Is anything likely to come from the items just listed? Probably not, as any tensions will probably go that way of the April fandango in Ukraine and dissolve once they see the Russian resolve. But the heightened rhetoric out of EU NATO headquarters speaks more of a call for legitimacy rather than a real military threat to Russia. And Russia has just announced it is increasing gas supplies to Germany and Austria next month, showing the stupidity of the NATO-speak out of Brussels. If an attack did happen against Russia, the impotence of NATO forces in Europe would be on full display. Developments in Ukraine in recent days point to what might be the last gasp for NATO legitimacy. And the move by Putin directing Gazprom to pump more gas into the EU storage facilities may just prove to be a shrewd move, even if unintended that way.
The Saker has been following the Bayraktar developments in Ukraine, albeit with some alarm. He may be onto something. Then again, it all may just blow over. His thinking goes like this: Use EU states, as in supplying weapons and talking up capabilities to Kiev, to cause Ukrainian leaders to provoke an incident in the LDNR region that would in turn cause a direct Russian intervention in Ukraine. The result of that would be a political victory for NATO, albeit ruination for Ukraine, causing Russia to be excluded from Europe in toto, at least politically. That in turn would (they hope) cause cancellation of Russian energy exports and other business ties with Russia. Over the long term, such an outcome would be a disaster for Europe, but a great victory for Washington, thus keeping the EU firmly in the Atlanticist fold. Let ‘molecules of freedom’ ring across the gas meters in Europe!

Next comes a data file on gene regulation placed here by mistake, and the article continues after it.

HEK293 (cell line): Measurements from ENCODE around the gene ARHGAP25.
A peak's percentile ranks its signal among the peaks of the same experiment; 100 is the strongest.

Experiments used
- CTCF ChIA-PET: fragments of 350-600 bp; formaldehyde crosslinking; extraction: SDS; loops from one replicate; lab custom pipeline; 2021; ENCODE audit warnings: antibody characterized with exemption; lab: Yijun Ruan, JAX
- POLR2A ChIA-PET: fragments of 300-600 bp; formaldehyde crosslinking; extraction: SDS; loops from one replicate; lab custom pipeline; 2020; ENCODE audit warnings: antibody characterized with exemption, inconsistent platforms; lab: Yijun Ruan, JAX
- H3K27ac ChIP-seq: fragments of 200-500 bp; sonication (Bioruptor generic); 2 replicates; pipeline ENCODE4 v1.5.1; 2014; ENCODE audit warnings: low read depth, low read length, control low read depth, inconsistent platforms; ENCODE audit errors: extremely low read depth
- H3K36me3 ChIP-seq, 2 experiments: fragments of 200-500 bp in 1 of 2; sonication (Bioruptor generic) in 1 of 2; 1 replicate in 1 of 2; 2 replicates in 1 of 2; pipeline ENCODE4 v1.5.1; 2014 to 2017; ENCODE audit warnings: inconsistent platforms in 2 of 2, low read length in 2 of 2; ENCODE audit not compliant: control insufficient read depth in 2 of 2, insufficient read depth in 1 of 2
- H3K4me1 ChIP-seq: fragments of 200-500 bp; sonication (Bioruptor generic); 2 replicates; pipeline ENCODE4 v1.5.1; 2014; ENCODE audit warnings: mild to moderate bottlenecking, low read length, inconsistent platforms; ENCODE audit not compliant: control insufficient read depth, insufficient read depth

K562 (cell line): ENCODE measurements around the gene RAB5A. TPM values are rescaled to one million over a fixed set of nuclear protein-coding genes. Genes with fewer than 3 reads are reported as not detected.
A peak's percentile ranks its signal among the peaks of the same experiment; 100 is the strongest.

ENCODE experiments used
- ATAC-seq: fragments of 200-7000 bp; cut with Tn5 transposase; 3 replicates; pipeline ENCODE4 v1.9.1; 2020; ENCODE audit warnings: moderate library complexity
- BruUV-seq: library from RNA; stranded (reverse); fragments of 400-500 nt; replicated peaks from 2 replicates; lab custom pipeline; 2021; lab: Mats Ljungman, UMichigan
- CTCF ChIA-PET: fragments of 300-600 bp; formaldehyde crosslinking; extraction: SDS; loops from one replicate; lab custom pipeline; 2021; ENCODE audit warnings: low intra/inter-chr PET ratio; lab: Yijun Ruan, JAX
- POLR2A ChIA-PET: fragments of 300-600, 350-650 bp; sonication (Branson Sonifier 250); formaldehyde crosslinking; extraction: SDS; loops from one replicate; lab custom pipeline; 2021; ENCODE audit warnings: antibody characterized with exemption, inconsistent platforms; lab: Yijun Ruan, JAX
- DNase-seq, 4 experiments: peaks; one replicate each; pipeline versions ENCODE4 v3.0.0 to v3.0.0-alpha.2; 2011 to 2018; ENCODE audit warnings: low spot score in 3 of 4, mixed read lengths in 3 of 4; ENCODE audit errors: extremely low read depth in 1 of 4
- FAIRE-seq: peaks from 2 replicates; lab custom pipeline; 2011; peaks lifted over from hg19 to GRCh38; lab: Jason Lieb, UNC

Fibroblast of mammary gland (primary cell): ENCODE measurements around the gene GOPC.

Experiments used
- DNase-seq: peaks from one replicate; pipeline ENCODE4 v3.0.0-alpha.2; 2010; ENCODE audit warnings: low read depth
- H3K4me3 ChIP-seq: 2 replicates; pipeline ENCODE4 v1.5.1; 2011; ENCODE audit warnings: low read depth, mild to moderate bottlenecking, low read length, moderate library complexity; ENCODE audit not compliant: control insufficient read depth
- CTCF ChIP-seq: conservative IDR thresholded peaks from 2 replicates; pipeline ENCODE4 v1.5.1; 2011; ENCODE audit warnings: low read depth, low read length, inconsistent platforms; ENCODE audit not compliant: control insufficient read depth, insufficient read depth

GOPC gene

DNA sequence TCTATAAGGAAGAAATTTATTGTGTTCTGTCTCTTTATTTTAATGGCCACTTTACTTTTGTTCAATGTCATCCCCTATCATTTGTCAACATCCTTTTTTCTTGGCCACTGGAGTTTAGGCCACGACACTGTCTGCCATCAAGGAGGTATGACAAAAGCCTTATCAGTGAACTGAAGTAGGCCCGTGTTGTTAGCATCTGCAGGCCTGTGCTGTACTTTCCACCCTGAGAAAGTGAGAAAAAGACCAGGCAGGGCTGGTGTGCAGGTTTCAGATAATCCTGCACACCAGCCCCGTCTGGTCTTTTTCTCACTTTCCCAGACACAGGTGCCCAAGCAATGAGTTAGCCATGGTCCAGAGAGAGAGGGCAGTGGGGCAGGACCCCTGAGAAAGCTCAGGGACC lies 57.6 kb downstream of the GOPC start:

Would the preceding scenario really work, though, and for how long if so? I would have doubts about it, looking at the EU and NATO charts over the next few years. That will be handled in a separate post, should such events just described conspire. But if so, the long term effects would be splits occurring in the EU and NATO, the revival of the American fracking industry and the emergence of distinct separate economic blocs on the European peninsula, with Northern Europe going the way of the US and the Club Med states gradually turning east.
So, will the growing and resurgent tensions in Ukraine play in Washington and NATO’s favour? NATO’s chart says no. And the Russians are too smart to play into such a chain of events. They play the long game and have many options open to them. They also know Ukraine is a trap for them. Better to sell the EU economical and dependable Russian gas to remind the EU about economic realities over ideologies. We won’t cover those issues here, but instead look at the astrology for NATO in the immediate years ahead.
When we look at the directions to NATO over the next few years, the story about its demise is there. We see the directed MC to NATO’s Mars in a couple of years, showing conflicts in headquarters, along with directed Mars to the NATO Venus, showing conflicts with allies (7th house) and self-sabotage (12th house). That will be followed the year after by a direction of Uranus to the NATO Ascendant, showing a shake-up in the organization. This is highlighted also by the transit of Saturn across from the NATO Sun along with the direction of Uranus, marking quite a difficult period and one of serious self-examination and crisis.
As to the present day, Mars is about to transit over the NATO Ascendant, showing the bellicosity out of Brussels and tough talk, but also the short duration of the same. The rhetoric will calm down over the next week or so, at least for NATO. On a final note regarding NATO’s rhetoric, we have the following classic quote:
“No one ever lost money underestimating NATO’s capacity to reach the depths of inconsequential stupidity.”
Featured pic from Financial Times